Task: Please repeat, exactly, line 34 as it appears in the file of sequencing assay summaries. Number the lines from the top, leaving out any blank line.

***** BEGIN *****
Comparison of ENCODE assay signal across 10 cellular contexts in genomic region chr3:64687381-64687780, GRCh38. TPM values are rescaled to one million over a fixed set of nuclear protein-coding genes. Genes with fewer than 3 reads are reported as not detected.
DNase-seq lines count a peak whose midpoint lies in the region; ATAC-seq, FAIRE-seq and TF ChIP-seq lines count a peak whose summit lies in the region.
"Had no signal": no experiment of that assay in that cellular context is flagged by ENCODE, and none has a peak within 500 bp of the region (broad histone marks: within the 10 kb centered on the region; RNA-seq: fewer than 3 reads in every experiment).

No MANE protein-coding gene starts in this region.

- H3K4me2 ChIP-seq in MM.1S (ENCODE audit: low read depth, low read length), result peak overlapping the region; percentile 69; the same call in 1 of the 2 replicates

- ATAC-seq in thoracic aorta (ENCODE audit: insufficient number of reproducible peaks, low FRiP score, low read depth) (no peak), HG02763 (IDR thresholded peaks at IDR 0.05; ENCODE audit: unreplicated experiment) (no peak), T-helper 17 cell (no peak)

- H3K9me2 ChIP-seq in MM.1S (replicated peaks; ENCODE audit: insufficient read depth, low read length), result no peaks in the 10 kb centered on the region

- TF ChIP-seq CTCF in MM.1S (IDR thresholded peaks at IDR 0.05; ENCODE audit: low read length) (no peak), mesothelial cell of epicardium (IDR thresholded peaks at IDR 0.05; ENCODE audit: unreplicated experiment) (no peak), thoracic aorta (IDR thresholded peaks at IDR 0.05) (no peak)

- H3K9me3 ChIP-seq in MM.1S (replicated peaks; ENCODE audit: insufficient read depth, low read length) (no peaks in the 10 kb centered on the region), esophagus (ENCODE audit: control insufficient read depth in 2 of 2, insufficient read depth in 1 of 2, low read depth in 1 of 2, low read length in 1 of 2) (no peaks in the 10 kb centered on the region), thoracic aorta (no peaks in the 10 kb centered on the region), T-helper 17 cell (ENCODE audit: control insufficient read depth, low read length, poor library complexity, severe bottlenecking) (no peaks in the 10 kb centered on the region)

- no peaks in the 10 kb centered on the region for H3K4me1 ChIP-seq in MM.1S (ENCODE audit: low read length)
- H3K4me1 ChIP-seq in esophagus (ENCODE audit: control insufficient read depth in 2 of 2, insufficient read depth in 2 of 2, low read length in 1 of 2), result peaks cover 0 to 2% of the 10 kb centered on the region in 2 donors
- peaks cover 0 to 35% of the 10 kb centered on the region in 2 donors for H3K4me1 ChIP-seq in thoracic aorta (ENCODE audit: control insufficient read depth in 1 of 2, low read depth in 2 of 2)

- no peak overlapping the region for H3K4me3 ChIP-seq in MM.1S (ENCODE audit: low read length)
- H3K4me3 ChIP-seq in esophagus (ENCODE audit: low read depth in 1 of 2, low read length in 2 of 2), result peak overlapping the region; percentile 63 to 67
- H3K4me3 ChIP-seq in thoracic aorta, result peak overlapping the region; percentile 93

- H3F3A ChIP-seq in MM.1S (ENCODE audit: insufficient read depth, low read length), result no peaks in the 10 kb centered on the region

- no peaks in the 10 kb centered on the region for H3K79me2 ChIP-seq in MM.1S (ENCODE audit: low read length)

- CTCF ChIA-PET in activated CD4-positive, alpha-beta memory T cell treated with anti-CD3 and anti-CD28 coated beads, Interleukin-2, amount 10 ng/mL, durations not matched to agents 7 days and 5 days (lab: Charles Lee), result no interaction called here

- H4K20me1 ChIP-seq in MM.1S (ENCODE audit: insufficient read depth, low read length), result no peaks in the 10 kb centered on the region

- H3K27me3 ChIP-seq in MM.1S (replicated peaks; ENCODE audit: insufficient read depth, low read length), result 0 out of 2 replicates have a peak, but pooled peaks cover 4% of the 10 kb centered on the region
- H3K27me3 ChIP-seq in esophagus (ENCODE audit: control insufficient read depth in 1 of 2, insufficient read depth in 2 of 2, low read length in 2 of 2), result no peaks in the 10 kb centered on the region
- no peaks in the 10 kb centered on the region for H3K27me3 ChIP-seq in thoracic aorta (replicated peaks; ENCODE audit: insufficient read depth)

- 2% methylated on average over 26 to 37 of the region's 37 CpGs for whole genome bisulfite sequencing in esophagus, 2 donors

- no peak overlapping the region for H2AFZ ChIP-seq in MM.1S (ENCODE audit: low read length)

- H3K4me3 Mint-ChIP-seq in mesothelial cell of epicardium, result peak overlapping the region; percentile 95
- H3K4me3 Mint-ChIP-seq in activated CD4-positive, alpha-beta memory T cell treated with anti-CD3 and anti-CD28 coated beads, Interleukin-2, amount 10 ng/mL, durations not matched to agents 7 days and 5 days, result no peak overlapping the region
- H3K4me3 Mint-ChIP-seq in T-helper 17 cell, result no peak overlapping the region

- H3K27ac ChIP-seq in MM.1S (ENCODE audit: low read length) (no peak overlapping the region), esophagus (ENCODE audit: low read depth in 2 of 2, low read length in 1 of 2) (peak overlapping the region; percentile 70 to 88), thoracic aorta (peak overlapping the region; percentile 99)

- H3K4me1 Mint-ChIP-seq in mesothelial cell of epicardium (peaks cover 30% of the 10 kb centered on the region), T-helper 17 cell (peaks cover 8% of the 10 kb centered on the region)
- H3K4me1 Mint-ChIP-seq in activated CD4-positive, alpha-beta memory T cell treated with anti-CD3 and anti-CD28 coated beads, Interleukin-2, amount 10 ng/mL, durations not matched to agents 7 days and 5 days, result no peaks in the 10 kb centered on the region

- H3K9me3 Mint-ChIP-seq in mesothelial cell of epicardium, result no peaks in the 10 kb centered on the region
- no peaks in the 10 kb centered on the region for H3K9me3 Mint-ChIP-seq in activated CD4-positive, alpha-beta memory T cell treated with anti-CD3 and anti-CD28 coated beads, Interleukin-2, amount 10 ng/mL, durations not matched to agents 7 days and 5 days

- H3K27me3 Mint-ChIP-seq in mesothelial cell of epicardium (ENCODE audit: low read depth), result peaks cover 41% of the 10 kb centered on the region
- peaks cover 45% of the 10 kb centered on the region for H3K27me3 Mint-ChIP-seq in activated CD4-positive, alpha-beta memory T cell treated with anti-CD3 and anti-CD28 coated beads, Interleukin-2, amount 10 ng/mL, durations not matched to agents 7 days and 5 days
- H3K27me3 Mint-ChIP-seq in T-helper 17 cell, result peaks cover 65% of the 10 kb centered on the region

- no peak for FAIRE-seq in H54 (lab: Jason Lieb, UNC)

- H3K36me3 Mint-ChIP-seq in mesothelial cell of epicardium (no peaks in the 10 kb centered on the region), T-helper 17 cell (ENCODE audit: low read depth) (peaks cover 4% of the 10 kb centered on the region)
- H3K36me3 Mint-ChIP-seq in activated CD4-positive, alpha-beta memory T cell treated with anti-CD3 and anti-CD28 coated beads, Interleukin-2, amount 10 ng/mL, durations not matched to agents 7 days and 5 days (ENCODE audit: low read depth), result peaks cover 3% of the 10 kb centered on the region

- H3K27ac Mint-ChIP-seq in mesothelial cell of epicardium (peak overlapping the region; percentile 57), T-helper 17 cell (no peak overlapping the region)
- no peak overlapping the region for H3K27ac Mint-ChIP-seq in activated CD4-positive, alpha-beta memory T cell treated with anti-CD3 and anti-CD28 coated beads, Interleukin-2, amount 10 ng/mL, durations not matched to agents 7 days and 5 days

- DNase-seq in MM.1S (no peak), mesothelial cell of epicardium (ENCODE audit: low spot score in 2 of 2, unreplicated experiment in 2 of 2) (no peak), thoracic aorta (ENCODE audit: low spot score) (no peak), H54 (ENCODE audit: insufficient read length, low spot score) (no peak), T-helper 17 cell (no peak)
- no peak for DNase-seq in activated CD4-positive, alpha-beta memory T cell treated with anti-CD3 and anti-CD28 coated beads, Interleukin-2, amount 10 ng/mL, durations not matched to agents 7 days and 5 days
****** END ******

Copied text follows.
- peaks cover 45% of the 10 kb centered on the region for H3K27me3 Mint-ChIP-seq in activated CD4-positive, alpha-beta memory T cell treated with anti-CD3 and anti-CD28 coated beads, Interleukin-2, amount 10 ng/mL, durations not matched to agents 7 days and 5 days